The Trade Practices Act
Section 52 of the Trade Practices Act (TPA) imposes a general and far-reaching obligation on Australian companies to not engage in conduct which is ‘misleading or deceptive’. This, and equivalent laws as the Massachusetts equivalent invoked in the TJX case, are often interpreted ‘creatively’ by the courts.
In particular, courts frequently find ‘implied representations’, breach of which amount to misleading conduct within the meaning of section 52. The TJX case itself provides a good illustration of this.
By taking credit and debit card payments, the presiding judge in the TJX case ruled the company implicitly represented to other players in the financial services ecosystem that it would take reasonable care of customer credit and debit card records — which it failed to do. As a result, losses flowing from that failure were recoverable as damages.
In addition to this type of implied representation, many organisations now make explicit representations on their websites about their commitment to security and their privacy policies.
While these kinds of statements may create a warm feeling amongst prospective customers, they also create legal obligations. If you state on your website that your company “takes reasonable steps to protect all information from misuse, loss, unauthorised access, modification or disclosure” then you had better do just that: If you fail to live up to your claim and customers suffer loss or damage following a security breach, you will likely be in the gun for damages under the TPA.
What it all meansThe TJX case should be regarded as an indicator of things to come. In the USA, numerous organisations are seeking compensation law suits for losses suffered as a result of security breaches.
And there is nothing peculiarly ‘American’ about these cases. The legal platforms for the claims are virtually identical to those which would apply under Australian law. Given the global proliferation of data theft and data leakage, it can only be a matter of time — and a short time at that — before Australia starts to see these kinds of cases coming through the local courts.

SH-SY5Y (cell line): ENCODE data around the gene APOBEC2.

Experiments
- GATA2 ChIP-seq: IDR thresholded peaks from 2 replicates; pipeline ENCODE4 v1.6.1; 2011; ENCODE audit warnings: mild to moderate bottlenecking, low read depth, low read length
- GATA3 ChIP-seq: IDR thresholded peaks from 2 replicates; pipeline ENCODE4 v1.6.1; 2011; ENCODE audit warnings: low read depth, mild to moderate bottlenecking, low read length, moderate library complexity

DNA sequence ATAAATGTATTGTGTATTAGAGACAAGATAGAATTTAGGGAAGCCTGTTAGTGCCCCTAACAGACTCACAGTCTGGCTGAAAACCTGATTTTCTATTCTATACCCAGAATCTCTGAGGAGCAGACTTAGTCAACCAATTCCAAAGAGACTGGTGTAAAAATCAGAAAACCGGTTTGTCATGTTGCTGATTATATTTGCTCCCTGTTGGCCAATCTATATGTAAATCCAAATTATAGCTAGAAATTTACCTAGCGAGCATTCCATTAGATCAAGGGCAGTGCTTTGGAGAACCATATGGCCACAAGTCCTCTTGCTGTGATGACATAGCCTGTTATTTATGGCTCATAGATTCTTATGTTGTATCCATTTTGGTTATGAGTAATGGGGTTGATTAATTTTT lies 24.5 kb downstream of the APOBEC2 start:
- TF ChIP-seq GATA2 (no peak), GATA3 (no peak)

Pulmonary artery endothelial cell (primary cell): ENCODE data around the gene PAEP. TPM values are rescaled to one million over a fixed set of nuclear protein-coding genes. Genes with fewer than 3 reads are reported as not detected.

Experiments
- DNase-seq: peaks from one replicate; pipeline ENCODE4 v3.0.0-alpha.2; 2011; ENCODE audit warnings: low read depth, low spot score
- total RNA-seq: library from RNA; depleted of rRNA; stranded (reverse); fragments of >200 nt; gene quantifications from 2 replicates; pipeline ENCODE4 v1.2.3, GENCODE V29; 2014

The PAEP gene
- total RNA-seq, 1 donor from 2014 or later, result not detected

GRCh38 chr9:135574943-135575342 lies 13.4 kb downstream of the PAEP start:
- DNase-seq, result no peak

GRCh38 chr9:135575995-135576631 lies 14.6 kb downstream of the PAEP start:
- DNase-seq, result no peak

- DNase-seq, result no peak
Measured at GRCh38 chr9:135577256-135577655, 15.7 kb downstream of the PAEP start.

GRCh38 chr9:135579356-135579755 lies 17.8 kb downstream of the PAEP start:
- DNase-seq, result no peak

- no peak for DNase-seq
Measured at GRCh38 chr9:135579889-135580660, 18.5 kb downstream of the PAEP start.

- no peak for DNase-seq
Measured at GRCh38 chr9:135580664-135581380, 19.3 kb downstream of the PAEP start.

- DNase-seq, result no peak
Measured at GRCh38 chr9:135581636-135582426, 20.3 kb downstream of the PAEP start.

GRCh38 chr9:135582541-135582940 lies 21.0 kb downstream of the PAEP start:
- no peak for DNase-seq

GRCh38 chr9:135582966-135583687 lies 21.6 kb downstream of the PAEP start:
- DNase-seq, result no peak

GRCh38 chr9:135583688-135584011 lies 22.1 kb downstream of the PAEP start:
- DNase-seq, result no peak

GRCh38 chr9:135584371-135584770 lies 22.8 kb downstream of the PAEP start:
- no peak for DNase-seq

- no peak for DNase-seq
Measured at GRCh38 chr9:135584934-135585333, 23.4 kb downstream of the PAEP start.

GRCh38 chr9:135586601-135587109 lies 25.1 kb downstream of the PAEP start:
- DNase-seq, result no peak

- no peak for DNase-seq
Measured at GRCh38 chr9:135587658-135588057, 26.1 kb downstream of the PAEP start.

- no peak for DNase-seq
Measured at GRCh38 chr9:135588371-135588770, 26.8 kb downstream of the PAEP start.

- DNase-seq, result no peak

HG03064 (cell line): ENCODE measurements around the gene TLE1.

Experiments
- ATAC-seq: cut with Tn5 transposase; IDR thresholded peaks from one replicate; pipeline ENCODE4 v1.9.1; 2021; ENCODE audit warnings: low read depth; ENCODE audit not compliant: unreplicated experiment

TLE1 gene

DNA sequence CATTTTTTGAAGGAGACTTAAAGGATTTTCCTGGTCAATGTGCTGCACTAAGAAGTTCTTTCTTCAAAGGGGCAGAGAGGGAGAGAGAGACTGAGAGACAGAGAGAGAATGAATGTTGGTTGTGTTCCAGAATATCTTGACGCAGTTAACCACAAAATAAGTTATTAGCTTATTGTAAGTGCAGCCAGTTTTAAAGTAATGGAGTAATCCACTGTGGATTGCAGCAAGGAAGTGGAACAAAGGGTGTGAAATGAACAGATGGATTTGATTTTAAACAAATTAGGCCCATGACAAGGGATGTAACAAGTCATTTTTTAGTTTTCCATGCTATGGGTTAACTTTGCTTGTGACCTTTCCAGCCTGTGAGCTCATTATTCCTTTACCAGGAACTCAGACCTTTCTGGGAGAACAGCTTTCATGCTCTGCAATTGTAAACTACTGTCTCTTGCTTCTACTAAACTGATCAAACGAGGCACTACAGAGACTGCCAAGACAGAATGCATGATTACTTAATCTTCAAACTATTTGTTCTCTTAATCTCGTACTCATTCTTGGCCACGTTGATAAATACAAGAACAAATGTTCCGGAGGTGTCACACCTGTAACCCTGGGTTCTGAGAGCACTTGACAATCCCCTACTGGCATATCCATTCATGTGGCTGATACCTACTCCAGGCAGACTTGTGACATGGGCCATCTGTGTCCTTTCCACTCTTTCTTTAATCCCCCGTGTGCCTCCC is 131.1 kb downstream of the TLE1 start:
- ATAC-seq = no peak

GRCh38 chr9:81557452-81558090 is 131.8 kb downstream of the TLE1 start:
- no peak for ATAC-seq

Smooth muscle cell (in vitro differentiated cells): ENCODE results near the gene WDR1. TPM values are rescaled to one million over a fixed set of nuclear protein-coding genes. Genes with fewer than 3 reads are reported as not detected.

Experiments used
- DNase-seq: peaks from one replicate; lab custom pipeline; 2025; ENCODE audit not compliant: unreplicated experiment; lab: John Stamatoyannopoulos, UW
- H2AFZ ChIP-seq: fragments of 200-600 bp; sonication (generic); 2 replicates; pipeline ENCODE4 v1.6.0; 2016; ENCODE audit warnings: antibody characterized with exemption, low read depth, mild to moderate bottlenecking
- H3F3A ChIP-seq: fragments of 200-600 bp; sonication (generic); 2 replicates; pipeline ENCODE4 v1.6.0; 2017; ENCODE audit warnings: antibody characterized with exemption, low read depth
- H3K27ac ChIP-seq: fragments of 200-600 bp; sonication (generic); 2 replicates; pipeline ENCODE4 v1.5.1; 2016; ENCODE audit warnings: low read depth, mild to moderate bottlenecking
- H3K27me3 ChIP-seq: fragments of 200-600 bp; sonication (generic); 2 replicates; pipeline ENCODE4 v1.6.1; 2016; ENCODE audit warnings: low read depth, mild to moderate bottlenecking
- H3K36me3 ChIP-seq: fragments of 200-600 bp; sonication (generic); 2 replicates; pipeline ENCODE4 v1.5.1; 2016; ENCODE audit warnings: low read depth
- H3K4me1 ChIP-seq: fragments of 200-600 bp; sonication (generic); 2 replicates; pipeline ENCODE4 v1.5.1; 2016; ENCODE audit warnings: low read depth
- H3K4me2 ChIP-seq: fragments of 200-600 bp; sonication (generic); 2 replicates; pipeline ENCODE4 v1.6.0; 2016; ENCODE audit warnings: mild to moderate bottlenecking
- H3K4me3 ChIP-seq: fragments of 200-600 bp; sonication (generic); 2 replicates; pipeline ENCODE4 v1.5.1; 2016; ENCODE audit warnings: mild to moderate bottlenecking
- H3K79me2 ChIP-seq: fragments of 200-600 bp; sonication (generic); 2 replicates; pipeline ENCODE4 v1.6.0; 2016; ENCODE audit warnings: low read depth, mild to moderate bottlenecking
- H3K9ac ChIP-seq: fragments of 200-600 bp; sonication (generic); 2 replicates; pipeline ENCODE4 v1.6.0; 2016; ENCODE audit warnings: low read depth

Those interested in these developments should keep a particular eye out for the Countrywide case (an internal hack where 17 million customer records were allegedly stolen and sold on the black market), the Heartland case (similar facts to TJX, with settlement discussions currently around US$60 million), and the Register.Com. Inc. case (where an ISP allegedly fell victim to a classic social engineering attack with the result that a major commercial customer’s online store was unavailable for an extended period).
CIOs are not expected to be experts in law and lawyers are not expected to be experts on information security, but these developments make it increasingly important that between them, they understand the legal obligations arising from these new types of risks, and that appropriate responses are implemented to satisfy those obligations.
This is a whole new ballgame for both disciplines. It will require the inhabitants of each camp to move out of their comfort zones, never an easy thing to do. It’s game on; How will you go?
Nick Gifford is principal at IT law consultancy Gifford & Co. He is author of Information Security – Managing the Legal Risks, and has worked as a London-based barrister, corporate lawyer, risk and compliance manager. He can be contacted at firstname.lastname@example.org.